Joe Shuster, co-creator of Superman, once said there was a “little bit of Harold Lloyd” in his character’s alter-ego, Clark Kent. I can see it. Like Kent, Lloyd’s characters tend to be earnest go-getters; inept at first glance, but underestimated. They’re unfailingly good men, and though they make bad decisions, it’s usually for the right reasons.
The Boy in 1923’s Safety Last is a typical Lloyd character, and as it happens, he also follows a trajectory not so different from Superman’s. Country-raised, he longs to marry the Girl, and so he seeks his fortune in the big city.
Like the red-and-blue hero—and unlike many country types of the silent era—the Boy remains uncorrupted. In fact, he lives city life as cheaply as possible, even going without food so as to afford presents for his Girl (Mildred Davis), which he mails to her along with letters extolling his success.
The Boy would be a perfect Man, if the letters were accurate. Instead, he describes his dream job—president of a department store—as though he already had it. The Boy is actually a retail clerk in the store. But we know he’s only lying to his Girl because he fears losing her, and as long as things aren’t rushed, he’ll do fine. Unless the Girl pays him a surprise visit.
People remember Safety Last for its final 20 minutes: a thrilling sequence in which the Boy scales the exterior of the department store building. But the middle of the film, taken up with the Boy’s attempts to hoodwink his Girl into thinking he runs things, are just as well-crafted. Note, for example, Lloyd’s reaction upon seeing her show up in the store: he isn’t paralyzed with fear; he doesn’t even double-take. He’s joyful. He really loves her, and so he rushes to embrace her well before the problem dawns on him. This sort of reaction is crucial, because without it, we would want him to be found out.
Instead, we laugh as he adopts a managerial attitude toward his co-workers (who, because they like him, do not blow his cover). Then we cringe, as the Girl asks to see Lloyd’s office, which actually belongs to his boss. He makes the dangerous decision to take her inside, while his boss is out for lunch. Several mishaps ensue, and the Boy (barely) maintains the ruse, thanks to his quick thinking, or to put it more honestly, his ability to suddenly, and convincingly, lie his face off. The office scene prefigures future events. The next day, Lloyd will be clinging perilously to the side of the department store building—16 floors up—because of another lie his character can’t afford to have revealed.
Earlier in the film, we were introduced to the Boy’s Pal (Bill Strother), a pool-playing cat with a talent for wall-climbing. The pair devise a scheme, in which the department store’s boss will pay the Boy $1,000 to climb the side of the building, for publicity–unaware that the Pal will be the one doing the climbing. Boy and Pal will then split the purse.
Unfortunately, the Pal has already drawn the attention of a beat cop (Noah Young), who begins chasing him just before the climb is to begin. With an enormous crowd milling around the base of the building, the Boy has no choice but to begin climbing himself.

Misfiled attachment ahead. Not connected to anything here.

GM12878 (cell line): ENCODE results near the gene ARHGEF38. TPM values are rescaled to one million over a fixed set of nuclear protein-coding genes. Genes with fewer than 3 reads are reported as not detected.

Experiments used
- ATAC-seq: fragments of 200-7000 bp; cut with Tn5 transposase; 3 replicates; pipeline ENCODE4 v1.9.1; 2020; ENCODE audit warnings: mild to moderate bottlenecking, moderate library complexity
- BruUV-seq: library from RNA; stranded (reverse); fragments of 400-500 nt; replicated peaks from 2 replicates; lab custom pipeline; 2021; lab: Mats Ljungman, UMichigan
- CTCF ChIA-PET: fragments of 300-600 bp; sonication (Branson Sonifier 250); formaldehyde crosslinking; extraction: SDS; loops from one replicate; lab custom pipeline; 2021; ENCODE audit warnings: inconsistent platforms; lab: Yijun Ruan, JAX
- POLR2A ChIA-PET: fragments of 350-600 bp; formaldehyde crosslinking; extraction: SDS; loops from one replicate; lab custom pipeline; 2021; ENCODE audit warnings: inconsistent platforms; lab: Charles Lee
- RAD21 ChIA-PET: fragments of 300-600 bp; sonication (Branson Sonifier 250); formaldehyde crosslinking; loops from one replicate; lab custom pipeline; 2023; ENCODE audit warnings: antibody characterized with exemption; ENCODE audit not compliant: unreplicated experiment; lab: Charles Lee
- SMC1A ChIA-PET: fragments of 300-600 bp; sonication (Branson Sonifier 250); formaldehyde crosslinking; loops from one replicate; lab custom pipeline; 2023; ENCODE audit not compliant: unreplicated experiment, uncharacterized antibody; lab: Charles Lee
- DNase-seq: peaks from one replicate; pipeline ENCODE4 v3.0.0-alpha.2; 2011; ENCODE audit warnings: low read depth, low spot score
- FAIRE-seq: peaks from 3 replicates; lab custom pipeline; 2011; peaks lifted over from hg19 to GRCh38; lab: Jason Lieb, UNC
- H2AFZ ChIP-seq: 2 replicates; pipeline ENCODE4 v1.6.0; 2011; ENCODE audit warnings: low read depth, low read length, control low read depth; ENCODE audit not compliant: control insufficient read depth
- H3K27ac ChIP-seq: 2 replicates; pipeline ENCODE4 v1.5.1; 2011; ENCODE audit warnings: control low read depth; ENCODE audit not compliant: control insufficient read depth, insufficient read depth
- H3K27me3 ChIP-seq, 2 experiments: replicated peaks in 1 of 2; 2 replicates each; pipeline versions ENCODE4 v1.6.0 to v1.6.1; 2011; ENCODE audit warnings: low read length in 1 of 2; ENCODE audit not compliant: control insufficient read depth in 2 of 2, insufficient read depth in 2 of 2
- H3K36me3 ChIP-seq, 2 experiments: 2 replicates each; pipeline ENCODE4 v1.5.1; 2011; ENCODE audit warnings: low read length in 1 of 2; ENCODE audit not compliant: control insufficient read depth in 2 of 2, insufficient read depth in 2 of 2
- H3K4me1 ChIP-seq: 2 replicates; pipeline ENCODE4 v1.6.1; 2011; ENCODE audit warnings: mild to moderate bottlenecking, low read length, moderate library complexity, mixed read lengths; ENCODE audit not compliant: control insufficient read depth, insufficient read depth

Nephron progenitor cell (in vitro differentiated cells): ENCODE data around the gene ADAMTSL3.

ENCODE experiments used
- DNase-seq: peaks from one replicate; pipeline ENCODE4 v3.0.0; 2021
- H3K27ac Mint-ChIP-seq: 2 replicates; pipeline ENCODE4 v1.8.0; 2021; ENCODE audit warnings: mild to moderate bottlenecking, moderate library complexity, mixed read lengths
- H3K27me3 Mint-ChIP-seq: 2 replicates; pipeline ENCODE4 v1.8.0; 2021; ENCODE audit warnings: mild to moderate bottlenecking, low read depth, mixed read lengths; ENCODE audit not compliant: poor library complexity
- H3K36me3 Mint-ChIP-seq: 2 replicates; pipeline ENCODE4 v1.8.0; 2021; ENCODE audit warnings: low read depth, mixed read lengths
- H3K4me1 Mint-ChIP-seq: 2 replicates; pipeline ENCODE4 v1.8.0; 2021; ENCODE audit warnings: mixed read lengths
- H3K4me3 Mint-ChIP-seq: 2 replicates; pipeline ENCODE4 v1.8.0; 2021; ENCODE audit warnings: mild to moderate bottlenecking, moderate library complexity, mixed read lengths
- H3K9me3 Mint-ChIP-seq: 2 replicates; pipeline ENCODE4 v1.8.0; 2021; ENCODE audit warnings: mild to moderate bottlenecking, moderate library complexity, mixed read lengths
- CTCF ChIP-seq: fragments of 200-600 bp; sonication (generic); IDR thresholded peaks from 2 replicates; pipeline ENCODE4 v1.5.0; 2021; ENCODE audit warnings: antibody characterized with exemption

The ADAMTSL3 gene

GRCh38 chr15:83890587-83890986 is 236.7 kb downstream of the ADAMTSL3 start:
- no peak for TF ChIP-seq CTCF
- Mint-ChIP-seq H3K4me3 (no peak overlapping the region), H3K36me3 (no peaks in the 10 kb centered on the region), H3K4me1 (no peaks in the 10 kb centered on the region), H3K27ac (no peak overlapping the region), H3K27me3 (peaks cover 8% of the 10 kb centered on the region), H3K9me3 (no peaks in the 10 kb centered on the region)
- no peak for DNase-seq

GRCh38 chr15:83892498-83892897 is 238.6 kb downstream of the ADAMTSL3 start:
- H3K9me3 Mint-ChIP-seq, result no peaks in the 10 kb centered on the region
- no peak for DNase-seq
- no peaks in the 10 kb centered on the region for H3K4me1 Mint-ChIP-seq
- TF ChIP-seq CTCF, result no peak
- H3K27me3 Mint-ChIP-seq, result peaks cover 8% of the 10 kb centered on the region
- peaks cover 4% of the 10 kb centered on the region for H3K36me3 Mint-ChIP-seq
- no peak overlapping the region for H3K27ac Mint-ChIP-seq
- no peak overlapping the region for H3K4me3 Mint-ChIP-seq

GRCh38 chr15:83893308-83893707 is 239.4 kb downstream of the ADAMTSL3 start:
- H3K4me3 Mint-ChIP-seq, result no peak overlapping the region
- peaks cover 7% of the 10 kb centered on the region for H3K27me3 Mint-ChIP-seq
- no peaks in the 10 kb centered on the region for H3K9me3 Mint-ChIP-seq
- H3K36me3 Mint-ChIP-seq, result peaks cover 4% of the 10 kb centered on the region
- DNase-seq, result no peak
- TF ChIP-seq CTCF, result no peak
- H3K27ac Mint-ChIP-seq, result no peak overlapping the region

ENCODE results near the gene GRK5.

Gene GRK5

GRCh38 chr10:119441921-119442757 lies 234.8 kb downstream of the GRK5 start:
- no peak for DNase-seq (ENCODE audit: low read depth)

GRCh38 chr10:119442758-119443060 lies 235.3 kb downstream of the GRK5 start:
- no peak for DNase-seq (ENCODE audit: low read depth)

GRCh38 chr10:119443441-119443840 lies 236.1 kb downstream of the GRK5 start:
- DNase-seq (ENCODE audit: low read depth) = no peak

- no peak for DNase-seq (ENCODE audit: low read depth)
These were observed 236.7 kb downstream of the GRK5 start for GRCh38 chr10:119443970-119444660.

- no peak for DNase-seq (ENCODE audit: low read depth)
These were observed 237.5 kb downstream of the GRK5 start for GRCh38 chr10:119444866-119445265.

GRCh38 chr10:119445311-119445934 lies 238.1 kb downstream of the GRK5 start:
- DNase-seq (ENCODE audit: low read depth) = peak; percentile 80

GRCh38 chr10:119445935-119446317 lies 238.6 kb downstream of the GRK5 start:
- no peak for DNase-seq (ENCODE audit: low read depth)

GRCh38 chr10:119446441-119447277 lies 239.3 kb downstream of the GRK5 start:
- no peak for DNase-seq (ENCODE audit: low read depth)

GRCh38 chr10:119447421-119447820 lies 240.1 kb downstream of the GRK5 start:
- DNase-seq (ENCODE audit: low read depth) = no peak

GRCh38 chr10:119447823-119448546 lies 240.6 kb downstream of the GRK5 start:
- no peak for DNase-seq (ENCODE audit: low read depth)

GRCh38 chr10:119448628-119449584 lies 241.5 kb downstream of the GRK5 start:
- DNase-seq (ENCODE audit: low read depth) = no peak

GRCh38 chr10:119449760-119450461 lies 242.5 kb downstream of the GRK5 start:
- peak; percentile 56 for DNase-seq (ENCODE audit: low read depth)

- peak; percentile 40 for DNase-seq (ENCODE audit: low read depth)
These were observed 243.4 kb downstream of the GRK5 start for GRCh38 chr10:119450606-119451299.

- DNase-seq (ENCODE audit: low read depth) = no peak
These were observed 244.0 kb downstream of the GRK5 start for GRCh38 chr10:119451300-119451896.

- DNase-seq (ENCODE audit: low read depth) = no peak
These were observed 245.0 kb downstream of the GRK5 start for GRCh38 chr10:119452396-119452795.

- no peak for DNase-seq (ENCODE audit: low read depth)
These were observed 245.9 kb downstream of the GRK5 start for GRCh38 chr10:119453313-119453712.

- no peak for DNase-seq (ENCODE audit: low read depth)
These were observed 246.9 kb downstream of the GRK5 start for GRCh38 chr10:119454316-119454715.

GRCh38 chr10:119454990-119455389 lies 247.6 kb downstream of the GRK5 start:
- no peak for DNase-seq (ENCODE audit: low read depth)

Anything for the Girl. Safety Last’s climbing scene remains Lloyd’s greatest cinematic achievement—a seamless combination of slapstick and camera tricks that have us holding our breaths with every storey. In the course of his terrified crawl up the building, the Boy faces pigeons, netting, belligerent onlookers from the windows, and even a wooden plank, slung out of one room by a pair of painters, that arches Lloyd back and away from the wall. Only by grabbing the end of the board is he saved. This is the scariest moment of the climb, but not the most famous. That honor, of course, goes to the clock sequence, in which Lloyd finds himself dangling by one end of a giant minute hand. The crowd below is concerned, and so are we.
Perfect on its own, the climbing scene is also a testament to Lloyd’s mastery of character up to that point (with credit to his writing team, which included Lloyd’s friend, and future Our Gang impresario, Hal Roach). As the office scene proved, our hero is a natural fibber with an ability to adapt quickly to circumstances. While not brave, he is single-minded, willing to suffer for a cause, and certainly devoted to his fiancée.
We can believe he would make this climb, though he might not be happy to do it. Further, the climb itself scares us, because we want a good person like the Boy to prosper, and because Lloyd, unlike lesser clowns, respected physics and was unwilling to let us believe he could survive the fall. The ledges he teeters on are dangerous spaces—one wrong move could kill his Boy. In this way, the big climb is simply a variant of his boss’ office, which the Boy occupies at his peril, waiting for one of several doors to open and one of several superiors to enter, out him, and destroy his future. Both scenes make us tense on his behalf.
I think that, given time, Lloyd will be the great man he pretends to be right now. Why not? He shows up early for work every day, doesn’t fool around and doesn’t overspend, at least on himself. He’s even nice to his co-workers. The Boy has all the makings of a good boss. All he needs is time, then his life-mixture of hard work and half-truths will pay off for him, and for the store.
I guess I see the big ‘S’ beneath the Boy’s tweed suit, even if he can’t. And I can appreciate how Clark Kent and Harold Lloyd resemble each other most: not in their mild-manners or the round-rimmed glasses they hide behind, but in their strong chins.